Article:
Dynamics and kinematics of an estuarine network
Author(s)Corlett, William Bryce.
Joint Program in Oceanography/Applied Ocean Science and Engineering.
Massachusetts Institute of Technology. Department of Earth, Atmospheric, and Planetary Sciences.
Woods Hole Oceanographic Institution.
W. Rockwell Geyer.
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This thesis addresses the dynamics of estuarine networks, based on hydrographic observations in Newark Bay, a sub-estuarine network connected to the Hudson River estuary through New York Harbor. Estuarine networks differ from simple estuaries in that they may have multiple connections to the ocean, multiple freshwater sources, and often contain complex junctions between estuarine segments. The Newark Bay estuarine network is connected to the sea through two tidal straits, and is fed by multiple internal and external sources of fresh water. The estuarine network is also naturally divided into a series of reaches, each of which is characterized by a different cross-sectional geometry. This thesis focuses on the hydrographic variability and varying exchange flow within the Newark Bay estuarine network. Shipboard hydrographic measurements reveal the time-dependent formation of salinity fronts between reaches of the estuary.Each front is generated by a different mechanism; however, all are generated by tidal flow through channel junctions during ebb tide, and are advected landward during flood tide. Mooring-based measurements confirm that these fronts form during nearly every tidal cycle, and that the fronts are associated with substantial changes in local salinity on tidal timescales. The effect of tidal processes, such as frontal advection, on the exchange flow is investigated by applying the isohaline total exchange flow (TEF) framework to mooring-based observations in multiple reaches of the estuarine network. This reveals that over half of the exchange flow is driven by tidal processes at all sites within the estuary. Both the TEF-based salt balance and the standard Eulerian salt balance indicate that tidal processes are also responsible for at least half of the landward salt flux at most sites within the estuary; TEF and Eulerian salt balances are nearly identical.Tidal processes within the estuary are in large part associated with fronts. The large influence of tidal processes on the exchange flow in Newark Bay is thus likely due to the prevalence of channel junctions within the estuarine network.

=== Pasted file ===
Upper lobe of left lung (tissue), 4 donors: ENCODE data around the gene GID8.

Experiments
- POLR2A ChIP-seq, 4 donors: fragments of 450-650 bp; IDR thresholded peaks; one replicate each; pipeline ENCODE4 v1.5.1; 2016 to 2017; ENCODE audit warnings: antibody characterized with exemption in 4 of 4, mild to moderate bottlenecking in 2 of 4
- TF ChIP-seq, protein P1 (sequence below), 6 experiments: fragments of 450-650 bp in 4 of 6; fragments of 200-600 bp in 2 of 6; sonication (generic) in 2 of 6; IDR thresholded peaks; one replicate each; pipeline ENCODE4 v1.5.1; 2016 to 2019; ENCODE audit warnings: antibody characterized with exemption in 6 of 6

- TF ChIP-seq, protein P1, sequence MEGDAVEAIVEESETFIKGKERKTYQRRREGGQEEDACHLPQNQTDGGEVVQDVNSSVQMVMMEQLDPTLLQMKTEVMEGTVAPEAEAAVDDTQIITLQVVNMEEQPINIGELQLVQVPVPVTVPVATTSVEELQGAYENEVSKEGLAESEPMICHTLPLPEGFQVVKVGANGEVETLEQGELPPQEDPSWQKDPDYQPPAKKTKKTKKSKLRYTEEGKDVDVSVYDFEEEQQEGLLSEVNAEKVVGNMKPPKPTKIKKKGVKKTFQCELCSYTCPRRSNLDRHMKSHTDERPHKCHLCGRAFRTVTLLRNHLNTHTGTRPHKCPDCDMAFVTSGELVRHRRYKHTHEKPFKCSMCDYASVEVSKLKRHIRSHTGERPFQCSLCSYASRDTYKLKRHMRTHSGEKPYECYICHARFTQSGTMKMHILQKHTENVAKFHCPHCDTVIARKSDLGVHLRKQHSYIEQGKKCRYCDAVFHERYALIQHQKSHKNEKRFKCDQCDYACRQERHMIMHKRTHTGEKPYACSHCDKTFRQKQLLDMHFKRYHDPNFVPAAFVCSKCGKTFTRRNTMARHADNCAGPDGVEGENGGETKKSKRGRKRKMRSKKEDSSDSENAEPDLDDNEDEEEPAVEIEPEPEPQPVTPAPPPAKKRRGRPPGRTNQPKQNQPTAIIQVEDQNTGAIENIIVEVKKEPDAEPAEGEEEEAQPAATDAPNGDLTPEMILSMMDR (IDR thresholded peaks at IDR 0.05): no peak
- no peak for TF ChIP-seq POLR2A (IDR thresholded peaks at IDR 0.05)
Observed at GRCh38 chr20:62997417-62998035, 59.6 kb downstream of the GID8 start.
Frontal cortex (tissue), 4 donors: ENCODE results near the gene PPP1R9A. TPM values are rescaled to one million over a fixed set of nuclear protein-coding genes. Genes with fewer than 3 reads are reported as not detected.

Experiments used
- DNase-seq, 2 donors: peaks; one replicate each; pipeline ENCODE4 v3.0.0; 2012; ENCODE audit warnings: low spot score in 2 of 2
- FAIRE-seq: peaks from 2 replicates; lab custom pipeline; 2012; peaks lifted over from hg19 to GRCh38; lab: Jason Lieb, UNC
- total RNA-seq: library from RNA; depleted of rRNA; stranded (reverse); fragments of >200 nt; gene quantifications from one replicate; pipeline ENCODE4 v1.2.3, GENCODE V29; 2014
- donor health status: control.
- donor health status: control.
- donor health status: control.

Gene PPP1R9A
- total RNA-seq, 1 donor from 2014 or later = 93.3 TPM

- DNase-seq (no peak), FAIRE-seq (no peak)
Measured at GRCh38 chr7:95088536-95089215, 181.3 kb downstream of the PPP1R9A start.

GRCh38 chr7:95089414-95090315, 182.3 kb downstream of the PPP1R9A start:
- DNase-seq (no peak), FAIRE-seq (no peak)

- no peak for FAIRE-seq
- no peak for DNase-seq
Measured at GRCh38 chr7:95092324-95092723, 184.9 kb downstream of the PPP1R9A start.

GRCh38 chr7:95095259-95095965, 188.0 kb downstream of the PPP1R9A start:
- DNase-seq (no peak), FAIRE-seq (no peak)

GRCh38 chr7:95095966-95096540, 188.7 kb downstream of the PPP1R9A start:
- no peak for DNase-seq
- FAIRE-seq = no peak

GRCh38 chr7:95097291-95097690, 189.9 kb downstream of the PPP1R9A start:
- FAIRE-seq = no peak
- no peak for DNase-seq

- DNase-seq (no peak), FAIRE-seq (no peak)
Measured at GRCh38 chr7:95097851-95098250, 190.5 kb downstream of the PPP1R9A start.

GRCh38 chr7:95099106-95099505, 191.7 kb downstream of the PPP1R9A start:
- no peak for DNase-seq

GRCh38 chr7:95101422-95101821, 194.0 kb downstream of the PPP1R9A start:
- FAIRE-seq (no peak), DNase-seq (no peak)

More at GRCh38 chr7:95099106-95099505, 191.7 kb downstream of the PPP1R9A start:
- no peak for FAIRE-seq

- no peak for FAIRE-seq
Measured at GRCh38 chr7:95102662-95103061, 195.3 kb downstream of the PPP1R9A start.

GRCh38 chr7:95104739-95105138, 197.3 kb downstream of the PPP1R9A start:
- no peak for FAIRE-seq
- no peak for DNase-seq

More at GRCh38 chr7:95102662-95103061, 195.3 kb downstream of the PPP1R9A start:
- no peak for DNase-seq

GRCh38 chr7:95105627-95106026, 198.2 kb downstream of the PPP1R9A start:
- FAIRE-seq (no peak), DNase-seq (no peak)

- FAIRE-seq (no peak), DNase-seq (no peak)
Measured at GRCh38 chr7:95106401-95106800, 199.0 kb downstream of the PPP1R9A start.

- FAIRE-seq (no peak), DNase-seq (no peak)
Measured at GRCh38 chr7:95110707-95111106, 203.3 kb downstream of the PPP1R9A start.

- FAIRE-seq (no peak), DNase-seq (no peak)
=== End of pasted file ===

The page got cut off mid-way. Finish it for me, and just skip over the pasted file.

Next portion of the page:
Thesis: Ph. D., Joint Program in Oceanography/Applied Ocean Science and Engineering (Massachusetts Institute of Technology, Department of Earth, Atmospheric, and Planetary Sciences; and the Woods Hole Oceanographic Institution), 2019Cataloged from PDF version of thesis.Includes bibliographical references (pages 115-125).
DepartmentJoint Program in Oceanography/Applied Ocean Science and Engineering; Massachusetts Institute of Technology. Department of Earth, Atmospheric, and Planetary Sciences; Woods Hole Oceanographic Institution
Massachusetts Institute of Technology
Joint Program in Oceanography/Applied Ocean Science and Engineering., Earth, Atmospheric, and Planetary Sciences., Woods Hole Oceanographic Institution.